The Therapeutic Value of Nature
Beyond valuable exercise, hiking is a meditative, health-enhancing respite.
Posted August 26, 2016
"I only went out for a walk, and finally concluded to stay out till sundown, for going out, I found, was really going in." ~ John Muir
To say that life in 2016 is challenging is, for a great many people, an understatement. Trying to maintain the rapid pace required to balance a wide array of responsibilities—job/school/career, relationship/marriage, finances, home, kids, other family obligations, health, etc.—can feel like a continuous race in which we’re always struggling to keep up. We get caught up in dancing as fast as we can in our efforts to cover as many bases as possible while we are pulled in more different directions. It’s all too easy to lose conscious contact with the present moment and in turn, from the experience of feeling psychologically centered and spiritually anchored. In such stress-inducing circumstances, conscious self-care becomes increasingly critical. This is especially true for anyone in recovery from addiction.
An essential component of this self-care can take the form of spending time in nature. Natural environments—green spaces, lakes or oceans, the mountains, and the forest—tend to have a present-centering effect that brings our attention to the here and now. It precipitates a shift from the sympathetic division of the central nervous system (that engages in response to stress) to the parasympathetic division. This activates the body’s relaxation response, wherein breathing slows down and deepens, internal dialogue becomes less incessant, and worries are less pressing.
The therapeutic value of such experiences is not to be underestimated. Research suggests that contact with nature can be extremely beneficial, leading to improvements in mood, cognition, and health. According to this meta-analysis, being connected to nature and feeling happy are indeed connected.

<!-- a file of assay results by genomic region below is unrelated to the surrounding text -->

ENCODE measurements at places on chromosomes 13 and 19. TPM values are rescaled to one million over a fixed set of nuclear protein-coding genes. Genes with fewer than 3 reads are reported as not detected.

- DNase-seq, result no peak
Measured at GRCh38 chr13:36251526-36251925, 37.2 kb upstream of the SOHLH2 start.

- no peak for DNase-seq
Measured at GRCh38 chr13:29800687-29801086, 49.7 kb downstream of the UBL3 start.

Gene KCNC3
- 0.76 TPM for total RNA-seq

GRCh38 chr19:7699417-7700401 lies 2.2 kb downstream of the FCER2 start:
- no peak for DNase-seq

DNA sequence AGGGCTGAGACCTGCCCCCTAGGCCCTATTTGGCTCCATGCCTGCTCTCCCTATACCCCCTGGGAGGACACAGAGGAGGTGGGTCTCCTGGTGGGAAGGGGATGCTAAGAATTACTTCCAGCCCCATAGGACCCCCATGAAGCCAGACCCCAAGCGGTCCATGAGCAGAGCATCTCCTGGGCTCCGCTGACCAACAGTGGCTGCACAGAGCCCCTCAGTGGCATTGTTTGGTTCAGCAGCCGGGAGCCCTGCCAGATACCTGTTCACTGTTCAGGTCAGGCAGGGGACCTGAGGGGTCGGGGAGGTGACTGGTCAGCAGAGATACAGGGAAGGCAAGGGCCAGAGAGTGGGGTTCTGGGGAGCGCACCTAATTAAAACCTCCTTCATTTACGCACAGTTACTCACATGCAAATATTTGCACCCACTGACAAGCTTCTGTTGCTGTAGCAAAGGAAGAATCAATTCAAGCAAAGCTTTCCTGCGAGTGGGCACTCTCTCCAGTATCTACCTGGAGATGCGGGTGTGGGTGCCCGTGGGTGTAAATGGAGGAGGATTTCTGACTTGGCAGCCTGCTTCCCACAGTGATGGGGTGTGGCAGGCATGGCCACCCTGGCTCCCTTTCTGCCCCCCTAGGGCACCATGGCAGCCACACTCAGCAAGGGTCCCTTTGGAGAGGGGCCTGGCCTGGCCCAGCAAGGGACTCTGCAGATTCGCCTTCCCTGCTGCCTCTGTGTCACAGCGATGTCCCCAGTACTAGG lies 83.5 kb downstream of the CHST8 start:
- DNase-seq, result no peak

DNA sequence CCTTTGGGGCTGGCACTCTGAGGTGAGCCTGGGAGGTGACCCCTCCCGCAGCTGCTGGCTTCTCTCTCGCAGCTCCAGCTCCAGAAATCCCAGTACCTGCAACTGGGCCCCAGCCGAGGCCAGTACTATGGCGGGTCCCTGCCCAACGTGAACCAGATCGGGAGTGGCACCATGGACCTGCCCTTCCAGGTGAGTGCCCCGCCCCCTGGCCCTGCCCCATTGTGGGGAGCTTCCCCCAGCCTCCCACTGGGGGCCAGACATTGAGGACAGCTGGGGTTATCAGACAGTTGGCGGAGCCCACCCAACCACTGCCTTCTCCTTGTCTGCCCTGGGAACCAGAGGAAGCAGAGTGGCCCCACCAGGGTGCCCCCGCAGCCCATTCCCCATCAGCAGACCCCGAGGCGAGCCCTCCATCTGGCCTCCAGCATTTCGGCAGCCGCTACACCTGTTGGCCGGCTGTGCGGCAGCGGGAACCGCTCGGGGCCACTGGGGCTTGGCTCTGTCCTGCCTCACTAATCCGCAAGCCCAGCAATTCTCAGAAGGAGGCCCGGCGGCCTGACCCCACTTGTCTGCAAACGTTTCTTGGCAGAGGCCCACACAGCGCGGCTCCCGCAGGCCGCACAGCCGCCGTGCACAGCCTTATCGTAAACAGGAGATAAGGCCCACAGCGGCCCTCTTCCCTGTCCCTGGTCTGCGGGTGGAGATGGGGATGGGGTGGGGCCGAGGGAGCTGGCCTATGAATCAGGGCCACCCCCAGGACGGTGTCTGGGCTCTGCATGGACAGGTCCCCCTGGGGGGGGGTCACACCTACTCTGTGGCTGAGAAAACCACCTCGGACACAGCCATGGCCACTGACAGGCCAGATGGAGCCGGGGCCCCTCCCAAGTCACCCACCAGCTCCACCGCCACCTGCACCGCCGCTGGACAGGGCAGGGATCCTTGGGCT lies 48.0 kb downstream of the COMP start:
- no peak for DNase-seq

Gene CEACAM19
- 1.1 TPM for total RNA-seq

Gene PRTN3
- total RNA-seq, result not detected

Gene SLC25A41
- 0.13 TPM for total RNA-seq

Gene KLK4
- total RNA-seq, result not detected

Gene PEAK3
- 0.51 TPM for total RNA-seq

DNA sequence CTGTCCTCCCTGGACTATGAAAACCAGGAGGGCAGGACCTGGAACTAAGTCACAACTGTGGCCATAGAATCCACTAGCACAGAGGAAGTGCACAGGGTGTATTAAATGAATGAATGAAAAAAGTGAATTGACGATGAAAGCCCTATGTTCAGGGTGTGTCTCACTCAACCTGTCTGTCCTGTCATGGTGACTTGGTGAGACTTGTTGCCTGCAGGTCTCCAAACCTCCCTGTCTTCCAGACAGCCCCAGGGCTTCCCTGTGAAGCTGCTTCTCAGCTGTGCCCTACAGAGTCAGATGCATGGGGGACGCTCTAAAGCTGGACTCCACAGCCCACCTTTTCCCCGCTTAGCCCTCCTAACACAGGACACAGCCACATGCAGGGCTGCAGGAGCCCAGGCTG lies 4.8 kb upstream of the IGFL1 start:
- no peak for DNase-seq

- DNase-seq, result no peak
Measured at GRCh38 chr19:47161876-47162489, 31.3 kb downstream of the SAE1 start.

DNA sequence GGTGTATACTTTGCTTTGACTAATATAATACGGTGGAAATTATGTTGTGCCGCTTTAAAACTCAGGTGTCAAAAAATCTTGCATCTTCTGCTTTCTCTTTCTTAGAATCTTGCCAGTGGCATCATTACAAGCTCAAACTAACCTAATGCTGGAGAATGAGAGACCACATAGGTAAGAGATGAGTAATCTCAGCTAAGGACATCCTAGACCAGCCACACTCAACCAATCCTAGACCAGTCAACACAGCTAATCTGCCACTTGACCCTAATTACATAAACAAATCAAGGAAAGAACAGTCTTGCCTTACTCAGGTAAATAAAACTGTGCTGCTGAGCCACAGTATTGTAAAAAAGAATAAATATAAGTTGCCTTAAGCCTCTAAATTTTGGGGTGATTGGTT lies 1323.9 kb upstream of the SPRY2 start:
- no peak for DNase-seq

Wilderness areas, in particular, are portals to present-centeredness, transporting us to an attuned awareness of the here and now, capturing our conscious attention, and anchoring us in the moment. Spending five days hiking in Yosemite National Park earlier this summer reinforced my appreciation for documentary film maker Ken Burns’ description of our national parks as “America’s best idea.” In her book The Hour of Land, which explores the spiritual dimension of our national parks, Terry Tempest Williams wrote that they are “breathing spaces for a society that increasingly holds its breath.”
The Japanese have a specific term for the generally calming and health-enhancing benefits of nature: Shinrin-yoku which translates to "forest bathing." Shinrin-yoku can be defined as making contact with and taking in the atmosphere of the forest.
Many people have felt stress and tension recede amidst the majesty of a veritable cathedral of big trees, but the therapeutic effects of forest bathing are far from just anecdotal. Results from research conducted in Japan confirms that time spent in forest environments promotes lower concentrations of the stress hormone cortisol, lower pulse rate, lower blood pressure, greater parasympathetic nerve activity, and lower sympathetic nerve activity.
In addition to producing meaningful increases in calmness and contentment, research also demonstrates that hiking in nature can significantly reduce rumination related to negative, obsessive thoughts. Many people, but particularly those in the earlier stages of addiction recovery, find themselves consumed by wave after wave of distressing thoughts. Often, these relate to events that occurred in the past and involve regrets or resentments, and/or concerns about what might or could potentially happen at some point in the future—later today, tomorrow, next week, in three months, or next year. Like an annoying song stuck on replay such thoughts take us away from the present moment and whatever enjoyment or importance it may contain.
Hiking, notably in wilderness environments, becomes a walking meditation that peels away distractions to gently yet firmly hold our attention and bring us to present-centeredness in the moment—this moment—creating the space that lets us see both the forest and its trees. When we connect with nature, we re-connect—both consciously and unconsciously—with the most original and authentic parts of ourselves, and expand our capacity to connect with others and the world through an enriched awareness of the commonalities that link us all together, as well as a greater sense of our place as part of a much greater whole.
The respite that being in nature provides from the haunting prisons of the past and the persistent pulls of the future, along with the sense of connection with that outside of and beyond oneself is a powerful antidote for the stresses and strains of 21st century life on its own terms. It is wonderful medicine, best taken regularly.
Copyright 2016 Dan Mager, MSW
Author of Some Assembly Required: A Balanced Approach to Recovery from Addiction and Chronic Pain